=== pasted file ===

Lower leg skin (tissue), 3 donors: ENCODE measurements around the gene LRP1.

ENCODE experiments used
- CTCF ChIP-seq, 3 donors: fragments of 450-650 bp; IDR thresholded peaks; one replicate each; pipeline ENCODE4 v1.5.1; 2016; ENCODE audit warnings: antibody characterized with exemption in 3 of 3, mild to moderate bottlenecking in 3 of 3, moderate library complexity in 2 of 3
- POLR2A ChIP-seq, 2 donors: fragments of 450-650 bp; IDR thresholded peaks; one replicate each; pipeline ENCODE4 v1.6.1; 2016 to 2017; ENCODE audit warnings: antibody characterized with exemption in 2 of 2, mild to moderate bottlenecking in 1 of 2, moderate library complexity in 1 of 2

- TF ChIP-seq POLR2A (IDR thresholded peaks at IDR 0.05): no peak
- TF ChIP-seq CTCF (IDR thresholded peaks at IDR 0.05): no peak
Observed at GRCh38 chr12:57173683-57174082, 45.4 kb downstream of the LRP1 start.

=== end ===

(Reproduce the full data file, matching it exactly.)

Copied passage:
Lower leg skin (tissue), 3 donors: ENCODE measurements around the gene LRP1.

ENCODE experiments used
- CTCF ChIP-seq, 3 donors: fragments of 450-650 bp; IDR thresholded peaks; one replicate each; pipeline ENCODE4 v1.5.1; 2016; ENCODE audit warnings: antibody characterized with exemption in 3 of 3, mild to moderate bottlenecking in 3 of 3, moderate library complexity in 2 of 3
- POLR2A ChIP-seq, 2 donors: fragments of 450-650 bp; IDR thresholded peaks; one replicate each; pipeline ENCODE4 v1.6.1; 2016 to 2017; ENCODE audit warnings: antibody characterized with exemption in 2 of 2, mild to moderate bottlenecking in 1 of 2, moderate library complexity in 1 of 2

- TF ChIP-seq POLR2A (IDR thresholded peaks at IDR 0.05): no peak
- TF ChIP-seq CTCF (IDR thresholded peaks at IDR 0.05): no peak
Observed at GRCh38 chr12:57173683-57174082, 45.4 kb downstream of the LRP1 start.